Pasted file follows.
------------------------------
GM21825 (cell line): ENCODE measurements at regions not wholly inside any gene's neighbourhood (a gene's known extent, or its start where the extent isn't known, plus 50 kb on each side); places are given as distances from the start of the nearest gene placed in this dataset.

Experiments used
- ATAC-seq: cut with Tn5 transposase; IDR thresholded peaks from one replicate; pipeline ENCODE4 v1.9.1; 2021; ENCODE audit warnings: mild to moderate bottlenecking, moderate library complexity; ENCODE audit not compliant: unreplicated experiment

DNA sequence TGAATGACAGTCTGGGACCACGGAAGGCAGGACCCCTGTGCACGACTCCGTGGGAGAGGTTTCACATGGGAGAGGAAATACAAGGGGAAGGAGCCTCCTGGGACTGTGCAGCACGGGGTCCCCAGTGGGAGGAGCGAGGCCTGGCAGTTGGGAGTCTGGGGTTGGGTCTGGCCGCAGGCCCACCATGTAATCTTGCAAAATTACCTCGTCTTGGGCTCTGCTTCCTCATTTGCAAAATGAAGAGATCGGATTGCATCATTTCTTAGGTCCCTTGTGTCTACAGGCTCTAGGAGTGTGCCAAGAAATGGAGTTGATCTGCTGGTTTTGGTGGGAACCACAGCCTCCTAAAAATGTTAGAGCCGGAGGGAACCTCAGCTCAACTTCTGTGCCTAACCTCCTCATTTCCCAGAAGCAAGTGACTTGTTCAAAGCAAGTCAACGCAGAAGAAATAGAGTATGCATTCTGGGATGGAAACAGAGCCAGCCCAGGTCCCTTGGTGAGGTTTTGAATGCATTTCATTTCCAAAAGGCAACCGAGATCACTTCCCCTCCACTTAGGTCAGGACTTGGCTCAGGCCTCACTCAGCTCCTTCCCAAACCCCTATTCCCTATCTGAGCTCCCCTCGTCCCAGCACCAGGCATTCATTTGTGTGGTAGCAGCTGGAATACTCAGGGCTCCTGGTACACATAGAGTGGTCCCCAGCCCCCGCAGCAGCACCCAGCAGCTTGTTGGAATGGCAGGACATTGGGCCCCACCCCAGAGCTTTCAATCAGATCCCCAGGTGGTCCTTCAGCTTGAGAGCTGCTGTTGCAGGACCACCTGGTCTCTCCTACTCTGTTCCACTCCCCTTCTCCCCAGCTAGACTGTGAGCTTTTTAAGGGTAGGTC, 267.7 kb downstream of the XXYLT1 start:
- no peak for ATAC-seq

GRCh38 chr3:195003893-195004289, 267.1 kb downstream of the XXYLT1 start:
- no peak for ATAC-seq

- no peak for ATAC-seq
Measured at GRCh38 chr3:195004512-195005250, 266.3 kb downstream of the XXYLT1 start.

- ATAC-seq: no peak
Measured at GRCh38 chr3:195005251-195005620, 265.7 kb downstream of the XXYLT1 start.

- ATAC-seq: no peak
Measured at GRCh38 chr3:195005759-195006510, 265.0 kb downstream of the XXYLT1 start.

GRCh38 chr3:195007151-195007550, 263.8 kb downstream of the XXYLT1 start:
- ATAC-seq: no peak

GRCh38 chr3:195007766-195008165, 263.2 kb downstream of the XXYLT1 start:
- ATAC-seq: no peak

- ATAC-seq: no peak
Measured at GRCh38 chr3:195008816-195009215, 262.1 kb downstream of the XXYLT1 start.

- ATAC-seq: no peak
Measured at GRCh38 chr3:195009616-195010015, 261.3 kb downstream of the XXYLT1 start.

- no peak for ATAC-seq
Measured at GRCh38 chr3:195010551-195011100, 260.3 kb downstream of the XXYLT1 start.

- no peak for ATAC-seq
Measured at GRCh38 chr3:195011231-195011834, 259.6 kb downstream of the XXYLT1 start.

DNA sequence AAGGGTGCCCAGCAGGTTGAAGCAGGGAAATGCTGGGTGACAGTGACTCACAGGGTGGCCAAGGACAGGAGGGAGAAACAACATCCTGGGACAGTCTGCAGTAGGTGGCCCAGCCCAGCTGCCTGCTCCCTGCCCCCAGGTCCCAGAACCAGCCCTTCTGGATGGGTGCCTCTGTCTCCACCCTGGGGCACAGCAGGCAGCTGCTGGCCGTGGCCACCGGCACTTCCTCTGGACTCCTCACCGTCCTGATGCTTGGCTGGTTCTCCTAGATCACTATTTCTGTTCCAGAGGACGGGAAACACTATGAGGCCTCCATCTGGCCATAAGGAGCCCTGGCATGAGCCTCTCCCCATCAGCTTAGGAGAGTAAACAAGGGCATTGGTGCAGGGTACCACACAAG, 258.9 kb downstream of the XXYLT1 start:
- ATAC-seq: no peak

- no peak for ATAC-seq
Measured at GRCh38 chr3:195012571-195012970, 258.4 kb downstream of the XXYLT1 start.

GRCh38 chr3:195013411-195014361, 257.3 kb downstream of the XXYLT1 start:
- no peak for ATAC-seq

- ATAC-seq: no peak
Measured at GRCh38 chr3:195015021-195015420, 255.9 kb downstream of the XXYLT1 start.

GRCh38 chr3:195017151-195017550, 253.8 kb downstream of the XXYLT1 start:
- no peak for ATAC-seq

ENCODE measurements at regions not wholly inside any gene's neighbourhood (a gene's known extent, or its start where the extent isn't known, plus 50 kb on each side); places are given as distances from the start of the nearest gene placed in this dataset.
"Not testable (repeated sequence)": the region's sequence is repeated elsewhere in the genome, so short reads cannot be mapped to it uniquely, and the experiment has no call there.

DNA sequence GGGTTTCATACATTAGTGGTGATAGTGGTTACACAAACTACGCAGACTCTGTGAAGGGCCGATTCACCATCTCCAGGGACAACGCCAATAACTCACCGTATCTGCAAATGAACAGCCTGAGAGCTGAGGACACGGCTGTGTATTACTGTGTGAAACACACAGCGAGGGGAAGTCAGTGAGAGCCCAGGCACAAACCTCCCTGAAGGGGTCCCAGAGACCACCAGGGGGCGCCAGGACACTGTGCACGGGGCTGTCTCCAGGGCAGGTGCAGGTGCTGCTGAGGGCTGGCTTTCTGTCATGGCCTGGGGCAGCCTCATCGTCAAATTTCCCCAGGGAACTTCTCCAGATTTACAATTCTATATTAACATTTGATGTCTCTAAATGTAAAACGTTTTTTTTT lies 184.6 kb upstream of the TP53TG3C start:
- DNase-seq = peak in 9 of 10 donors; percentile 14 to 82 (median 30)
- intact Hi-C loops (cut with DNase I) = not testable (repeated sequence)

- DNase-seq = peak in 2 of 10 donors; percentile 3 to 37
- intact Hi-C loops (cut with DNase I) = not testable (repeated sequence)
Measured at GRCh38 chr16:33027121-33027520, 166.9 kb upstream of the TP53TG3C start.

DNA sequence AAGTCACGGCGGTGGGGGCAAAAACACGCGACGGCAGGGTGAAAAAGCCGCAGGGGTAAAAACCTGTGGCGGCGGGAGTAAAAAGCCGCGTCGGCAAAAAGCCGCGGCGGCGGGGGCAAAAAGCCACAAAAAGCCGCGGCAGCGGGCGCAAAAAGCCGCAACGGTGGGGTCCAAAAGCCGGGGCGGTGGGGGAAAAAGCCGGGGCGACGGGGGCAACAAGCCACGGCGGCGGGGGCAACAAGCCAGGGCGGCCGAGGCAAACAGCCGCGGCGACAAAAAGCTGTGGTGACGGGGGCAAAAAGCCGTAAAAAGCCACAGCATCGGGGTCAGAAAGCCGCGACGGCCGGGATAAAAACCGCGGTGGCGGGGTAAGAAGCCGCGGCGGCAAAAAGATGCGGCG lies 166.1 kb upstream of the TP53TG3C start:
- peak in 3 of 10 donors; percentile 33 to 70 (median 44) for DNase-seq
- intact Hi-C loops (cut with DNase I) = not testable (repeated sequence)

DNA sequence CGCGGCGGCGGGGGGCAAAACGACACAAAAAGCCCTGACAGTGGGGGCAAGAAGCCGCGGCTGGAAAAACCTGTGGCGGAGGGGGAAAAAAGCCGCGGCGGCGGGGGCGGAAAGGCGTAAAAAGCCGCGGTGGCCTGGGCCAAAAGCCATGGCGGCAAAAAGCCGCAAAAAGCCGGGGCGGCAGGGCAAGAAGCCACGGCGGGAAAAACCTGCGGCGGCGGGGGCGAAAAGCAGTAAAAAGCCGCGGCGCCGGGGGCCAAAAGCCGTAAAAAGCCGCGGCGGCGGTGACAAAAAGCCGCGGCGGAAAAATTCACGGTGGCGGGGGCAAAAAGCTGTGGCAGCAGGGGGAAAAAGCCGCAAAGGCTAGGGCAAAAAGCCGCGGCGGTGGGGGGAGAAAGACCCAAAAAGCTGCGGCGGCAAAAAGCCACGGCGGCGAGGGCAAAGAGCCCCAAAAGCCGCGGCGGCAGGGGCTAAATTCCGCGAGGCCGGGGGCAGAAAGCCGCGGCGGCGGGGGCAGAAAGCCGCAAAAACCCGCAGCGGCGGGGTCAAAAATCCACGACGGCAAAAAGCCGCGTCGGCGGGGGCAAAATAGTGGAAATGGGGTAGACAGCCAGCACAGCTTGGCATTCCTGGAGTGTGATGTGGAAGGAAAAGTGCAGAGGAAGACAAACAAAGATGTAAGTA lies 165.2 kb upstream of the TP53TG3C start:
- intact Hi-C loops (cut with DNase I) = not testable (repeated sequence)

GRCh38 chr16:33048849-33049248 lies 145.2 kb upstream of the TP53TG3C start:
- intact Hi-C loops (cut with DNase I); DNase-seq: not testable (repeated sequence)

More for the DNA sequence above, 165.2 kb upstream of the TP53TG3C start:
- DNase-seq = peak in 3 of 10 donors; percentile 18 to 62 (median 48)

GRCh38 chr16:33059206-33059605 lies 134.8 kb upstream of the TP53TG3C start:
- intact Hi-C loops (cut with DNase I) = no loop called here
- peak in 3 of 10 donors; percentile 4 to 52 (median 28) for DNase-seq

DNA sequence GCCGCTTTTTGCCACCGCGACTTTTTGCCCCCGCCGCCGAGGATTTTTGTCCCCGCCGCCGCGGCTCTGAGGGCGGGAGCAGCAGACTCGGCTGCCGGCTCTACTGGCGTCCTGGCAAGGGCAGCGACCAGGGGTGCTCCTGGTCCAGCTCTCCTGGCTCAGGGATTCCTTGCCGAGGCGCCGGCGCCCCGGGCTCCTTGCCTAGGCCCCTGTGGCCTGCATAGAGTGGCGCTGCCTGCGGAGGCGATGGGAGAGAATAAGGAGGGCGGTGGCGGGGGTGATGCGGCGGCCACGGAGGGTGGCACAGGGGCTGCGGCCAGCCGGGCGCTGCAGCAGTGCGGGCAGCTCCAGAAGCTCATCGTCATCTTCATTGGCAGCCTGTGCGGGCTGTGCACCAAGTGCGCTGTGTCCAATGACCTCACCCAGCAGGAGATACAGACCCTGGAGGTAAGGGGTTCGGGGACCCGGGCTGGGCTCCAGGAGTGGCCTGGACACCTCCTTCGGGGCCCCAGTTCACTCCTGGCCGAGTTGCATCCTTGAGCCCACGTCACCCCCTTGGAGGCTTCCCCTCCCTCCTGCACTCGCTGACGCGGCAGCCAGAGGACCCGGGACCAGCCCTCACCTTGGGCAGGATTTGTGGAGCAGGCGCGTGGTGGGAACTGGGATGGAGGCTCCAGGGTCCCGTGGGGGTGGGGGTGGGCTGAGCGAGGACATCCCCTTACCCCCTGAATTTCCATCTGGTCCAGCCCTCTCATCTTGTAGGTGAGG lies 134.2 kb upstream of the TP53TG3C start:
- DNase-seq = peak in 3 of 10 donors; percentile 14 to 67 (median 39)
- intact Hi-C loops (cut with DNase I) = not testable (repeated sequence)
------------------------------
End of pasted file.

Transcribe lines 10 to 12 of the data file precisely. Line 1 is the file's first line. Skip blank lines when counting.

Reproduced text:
- ATAC-seq: no peak
Measured at GRCh38 chr3:195005251-195005620, 265.7 kb downstream of the XXYLT1 start.

- ATAC-seq: no peak